Q: I recently purchased Emotiva Airmotiv B1+ bookshelf speakers. Compared with my old speakers, the difference is incredible, especially considering that they sell for under $250. It makes me wonder, what does a true "high-end" speaker sound like?
A: You are hearing it now with your B1+ speakers. With modern computer-aided design techniques, these days you don't have to spend a fortune to get truly fine sound, especially if you do your due diligence when you shop.
I performed an experiment recently that illustrates this well. I have a pair of 34-year-old Celestion SL6S bookshelf speakers. Made in Great Britain by storied manufacturer Celestion, they were considered one of the finest speakers of their day. One reviewer called them "a transparent window to the musical performance," and I find that to be an apt description. Even three decades later, their performance rates as high-end. When they were made in 1986, they sold for $900 per pair, which works out to $2,062 in 2020 dollars.
I recently pulled out the speakers and compared them with two of the top bookshelf speakers in the $300 price range, the $315 Q Acoustics 3020i and your B1+ speakers. What I found is that the performance of these two speakers gets you in the same ballpark as the SL6S.
Each speaker had its strong points, but there was no clear sonic standout. (Please note that I cherry-picked the best speakers in the $300 price range, and most $300 or even $500 bookshelf speakers will not compare well with the SL6S.) Learn more at emotiva.com and qacoustics.com.
Among pricier speakers that would be more of a direct comparison to what the SL6S represented in its time, the $1,199 Polk Audio Legend L100 was better in every respect. The bass was deeper and more defined, the imaging more solid, and the L100 had a richer and more elaborate tonal palette, greater presence and sounded more real. The Legend L100 remains one of my all-time favorite speakers. (polkaudio.com)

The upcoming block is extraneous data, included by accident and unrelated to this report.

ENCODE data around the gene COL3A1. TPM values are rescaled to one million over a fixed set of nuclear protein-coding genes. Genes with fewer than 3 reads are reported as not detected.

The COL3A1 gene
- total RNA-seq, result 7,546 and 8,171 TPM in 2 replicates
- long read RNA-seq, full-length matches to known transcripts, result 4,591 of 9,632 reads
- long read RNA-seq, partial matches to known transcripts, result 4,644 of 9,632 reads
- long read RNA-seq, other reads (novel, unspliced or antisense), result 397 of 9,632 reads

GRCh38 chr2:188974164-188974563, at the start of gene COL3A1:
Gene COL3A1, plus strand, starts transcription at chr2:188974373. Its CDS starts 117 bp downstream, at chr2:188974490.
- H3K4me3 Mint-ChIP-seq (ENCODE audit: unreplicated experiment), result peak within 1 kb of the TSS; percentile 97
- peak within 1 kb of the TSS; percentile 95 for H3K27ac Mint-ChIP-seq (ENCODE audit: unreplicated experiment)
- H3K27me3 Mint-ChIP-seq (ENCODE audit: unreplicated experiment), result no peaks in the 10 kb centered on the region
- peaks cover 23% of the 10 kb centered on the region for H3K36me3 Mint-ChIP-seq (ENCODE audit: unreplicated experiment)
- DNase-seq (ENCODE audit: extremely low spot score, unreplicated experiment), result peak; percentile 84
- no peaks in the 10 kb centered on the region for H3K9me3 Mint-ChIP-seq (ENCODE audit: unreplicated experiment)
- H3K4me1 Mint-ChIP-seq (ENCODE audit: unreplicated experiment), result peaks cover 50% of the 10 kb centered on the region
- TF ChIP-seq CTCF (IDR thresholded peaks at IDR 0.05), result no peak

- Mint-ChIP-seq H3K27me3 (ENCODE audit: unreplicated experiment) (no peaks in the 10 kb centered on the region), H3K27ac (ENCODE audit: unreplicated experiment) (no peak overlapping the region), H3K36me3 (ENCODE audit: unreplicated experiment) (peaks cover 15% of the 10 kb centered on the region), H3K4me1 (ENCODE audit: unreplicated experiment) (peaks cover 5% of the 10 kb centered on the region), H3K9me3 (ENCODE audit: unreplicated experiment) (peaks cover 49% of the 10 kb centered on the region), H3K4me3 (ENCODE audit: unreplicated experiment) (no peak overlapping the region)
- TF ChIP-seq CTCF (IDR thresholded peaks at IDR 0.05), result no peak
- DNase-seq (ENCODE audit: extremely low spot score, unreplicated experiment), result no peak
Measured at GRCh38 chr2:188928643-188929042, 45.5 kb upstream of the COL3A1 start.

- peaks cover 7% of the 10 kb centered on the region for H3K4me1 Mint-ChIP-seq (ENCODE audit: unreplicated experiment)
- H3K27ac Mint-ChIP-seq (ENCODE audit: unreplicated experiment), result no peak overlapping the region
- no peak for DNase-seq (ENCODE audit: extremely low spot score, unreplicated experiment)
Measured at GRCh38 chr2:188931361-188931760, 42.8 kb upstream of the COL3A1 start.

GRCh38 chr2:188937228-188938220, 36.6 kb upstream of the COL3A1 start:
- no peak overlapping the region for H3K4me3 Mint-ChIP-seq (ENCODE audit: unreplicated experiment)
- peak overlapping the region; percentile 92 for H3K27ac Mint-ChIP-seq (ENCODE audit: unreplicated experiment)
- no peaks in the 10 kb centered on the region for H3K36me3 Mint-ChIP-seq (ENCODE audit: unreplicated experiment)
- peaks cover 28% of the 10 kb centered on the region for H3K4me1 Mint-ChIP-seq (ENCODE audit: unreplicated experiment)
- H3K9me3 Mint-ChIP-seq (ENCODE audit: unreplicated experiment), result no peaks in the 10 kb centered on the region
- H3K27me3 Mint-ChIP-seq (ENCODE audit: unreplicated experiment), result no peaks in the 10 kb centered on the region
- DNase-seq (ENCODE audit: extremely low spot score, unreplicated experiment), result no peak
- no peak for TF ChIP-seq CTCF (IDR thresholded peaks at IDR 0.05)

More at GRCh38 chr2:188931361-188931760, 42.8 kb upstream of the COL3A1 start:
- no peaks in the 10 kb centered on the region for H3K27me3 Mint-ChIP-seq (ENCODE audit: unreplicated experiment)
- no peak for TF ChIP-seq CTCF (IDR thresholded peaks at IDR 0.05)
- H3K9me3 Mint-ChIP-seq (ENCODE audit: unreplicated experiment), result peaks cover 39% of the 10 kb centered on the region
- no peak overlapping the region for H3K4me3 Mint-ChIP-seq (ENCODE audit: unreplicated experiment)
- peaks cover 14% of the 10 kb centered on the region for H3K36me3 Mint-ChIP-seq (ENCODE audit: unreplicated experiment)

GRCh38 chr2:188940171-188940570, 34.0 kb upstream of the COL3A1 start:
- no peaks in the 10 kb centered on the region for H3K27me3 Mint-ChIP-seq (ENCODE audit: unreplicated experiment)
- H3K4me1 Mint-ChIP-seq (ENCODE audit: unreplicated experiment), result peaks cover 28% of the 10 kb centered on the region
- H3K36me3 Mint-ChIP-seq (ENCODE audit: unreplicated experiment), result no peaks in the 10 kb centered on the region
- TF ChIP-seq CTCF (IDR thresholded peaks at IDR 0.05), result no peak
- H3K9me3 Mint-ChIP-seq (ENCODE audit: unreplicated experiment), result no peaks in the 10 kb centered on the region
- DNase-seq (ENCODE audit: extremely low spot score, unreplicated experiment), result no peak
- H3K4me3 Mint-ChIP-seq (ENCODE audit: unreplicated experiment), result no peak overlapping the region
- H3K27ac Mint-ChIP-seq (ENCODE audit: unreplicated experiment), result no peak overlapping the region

Also impressive were the AQ Loudspeakers Pontos 9. They are handmade in the Czech Republic and use high-quality Scan-Speak drivers from Denmark, including ring-radiator tweeters. They are front-ported so they can be used close to walls, and, in fact, I found that the bass and midrange benefited from close wall placement. Vocal reproduction was especially good, as was the stereo imaging and overall sound. They list at $999 and currently are 10% off at theaudiolegacy.com.
If you want something that will make you shake your head in disbelief at what you are hearing, look beyond a traditional box speaker design. My favorites are Ohm Walsh speakers and Axiom Audio Omnidirectional speakers. Both take a radically different approach to creating sound, and the difference is clear from the moment you hear them. This comes at a price, however, with small Ohm towers starting at $1,400 and the Axiom Audio omnidirectional at $5,000. See them at ohmspeaker.com and axiomaudio.com.
Send questions to Don Lindich at firstname.lastname@example.org.